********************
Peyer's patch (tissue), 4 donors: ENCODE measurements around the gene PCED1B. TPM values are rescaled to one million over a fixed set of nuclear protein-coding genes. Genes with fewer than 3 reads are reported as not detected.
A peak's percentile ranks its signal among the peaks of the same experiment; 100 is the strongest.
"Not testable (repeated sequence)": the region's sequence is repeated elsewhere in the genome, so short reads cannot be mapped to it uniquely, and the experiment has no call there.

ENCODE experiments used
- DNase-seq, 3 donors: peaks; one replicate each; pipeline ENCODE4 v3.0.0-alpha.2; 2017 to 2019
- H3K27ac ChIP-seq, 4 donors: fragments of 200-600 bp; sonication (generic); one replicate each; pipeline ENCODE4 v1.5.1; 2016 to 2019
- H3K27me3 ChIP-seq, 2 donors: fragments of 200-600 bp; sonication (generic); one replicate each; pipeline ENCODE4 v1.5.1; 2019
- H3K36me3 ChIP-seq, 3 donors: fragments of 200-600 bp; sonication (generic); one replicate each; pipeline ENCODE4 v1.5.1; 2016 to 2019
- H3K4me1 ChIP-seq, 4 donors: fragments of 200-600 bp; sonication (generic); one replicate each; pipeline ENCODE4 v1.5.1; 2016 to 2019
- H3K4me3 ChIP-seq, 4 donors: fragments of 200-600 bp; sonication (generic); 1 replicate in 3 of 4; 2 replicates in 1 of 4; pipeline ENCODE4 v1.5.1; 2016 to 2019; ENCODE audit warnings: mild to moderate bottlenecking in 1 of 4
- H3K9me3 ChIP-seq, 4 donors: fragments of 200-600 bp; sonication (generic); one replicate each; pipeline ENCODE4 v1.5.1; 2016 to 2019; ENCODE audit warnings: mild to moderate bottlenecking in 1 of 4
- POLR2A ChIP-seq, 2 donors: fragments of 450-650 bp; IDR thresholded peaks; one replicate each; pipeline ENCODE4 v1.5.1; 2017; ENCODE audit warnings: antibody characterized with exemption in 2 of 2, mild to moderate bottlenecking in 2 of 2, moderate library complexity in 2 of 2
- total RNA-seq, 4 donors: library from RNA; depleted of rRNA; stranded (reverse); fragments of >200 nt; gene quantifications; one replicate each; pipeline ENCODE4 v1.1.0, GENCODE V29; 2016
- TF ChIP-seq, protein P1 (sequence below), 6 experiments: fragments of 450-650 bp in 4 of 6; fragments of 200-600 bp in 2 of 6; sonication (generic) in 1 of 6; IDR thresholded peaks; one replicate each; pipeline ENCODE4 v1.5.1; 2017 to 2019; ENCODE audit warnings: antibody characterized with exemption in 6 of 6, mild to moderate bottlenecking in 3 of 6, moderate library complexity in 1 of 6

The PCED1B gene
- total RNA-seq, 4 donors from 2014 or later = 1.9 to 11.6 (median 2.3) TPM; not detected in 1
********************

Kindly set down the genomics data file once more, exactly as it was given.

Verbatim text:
Peyer's patch (tissue), 4 donors: ENCODE measurements around the gene PCED1B. TPM values are rescaled to one million over a fixed set of nuclear protein-coding genes. Genes with fewer than 3 reads are reported as not detected.
A peak's percentile ranks its signal among the peaks of the same experiment; 100 is the strongest.
"Not testable (repeated sequence)": the region's sequence is repeated elsewhere in the genome, so short reads cannot be mapped to it uniquely, and the experiment has no call there.

ENCODE experiments used
- DNase-seq, 3 donors: peaks; one replicate each; pipeline ENCODE4 v3.0.0-alpha.2; 2017 to 2019
- H3K27ac ChIP-seq, 4 donors: fragments of 200-600 bp; sonication (generic); one replicate each; pipeline ENCODE4 v1.5.1; 2016 to 2019
- H3K27me3 ChIP-seq, 2 donors: fragments of 200-600 bp; sonication (generic); one replicate each; pipeline ENCODE4 v1.5.1; 2019
- H3K36me3 ChIP-seq, 3 donors: fragments of 200-600 bp; sonication (generic); one replicate each; pipeline ENCODE4 v1.5.1; 2016 to 2019
- H3K4me1 ChIP-seq, 4 donors: fragments of 200-600 bp; sonication (generic); one replicate each; pipeline ENCODE4 v1.5.1; 2016 to 2019
- H3K4me3 ChIP-seq, 4 donors: fragments of 200-600 bp; sonication (generic); 1 replicate in 3 of 4; 2 replicates in 1 of 4; pipeline ENCODE4 v1.5.1; 2016 to 2019; ENCODE audit warnings: mild to moderate bottlenecking in 1 of 4
- H3K9me3 ChIP-seq, 4 donors: fragments of 200-600 bp; sonication (generic); one replicate each; pipeline ENCODE4 v1.5.1; 2016 to 2019; ENCODE audit warnings: mild to moderate bottlenecking in 1 of 4
- POLR2A ChIP-seq, 2 donors: fragments of 450-650 bp; IDR thresholded peaks; one replicate each; pipeline ENCODE4 v1.5.1; 2017; ENCODE audit warnings: antibody characterized with exemption in 2 of 2, mild to moderate bottlenecking in 2 of 2, moderate library complexity in 2 of 2
- total RNA-seq, 4 donors: library from RNA; depleted of rRNA; stranded (reverse); fragments of >200 nt; gene quantifications; one replicate each; pipeline ENCODE4 v1.1.0, GENCODE V29; 2016
- TF ChIP-seq, protein P1 (sequence below), 6 experiments: fragments of 450-650 bp in 4 of 6; fragments of 200-600 bp in 2 of 6; sonication (generic) in 1 of 6; IDR thresholded peaks; one replicate each; pipeline ENCODE4 v1.5.1; 2017 to 2019; ENCODE audit warnings: antibody characterized with exemption in 6 of 6, mild to moderate bottlenecking in 3 of 6, moderate library complexity in 1 of 6

The PCED1B gene
- total RNA-seq, 4 donors from 2014 or later = 1.9 to 11.6 (median 2.3) TPM; not detected in 1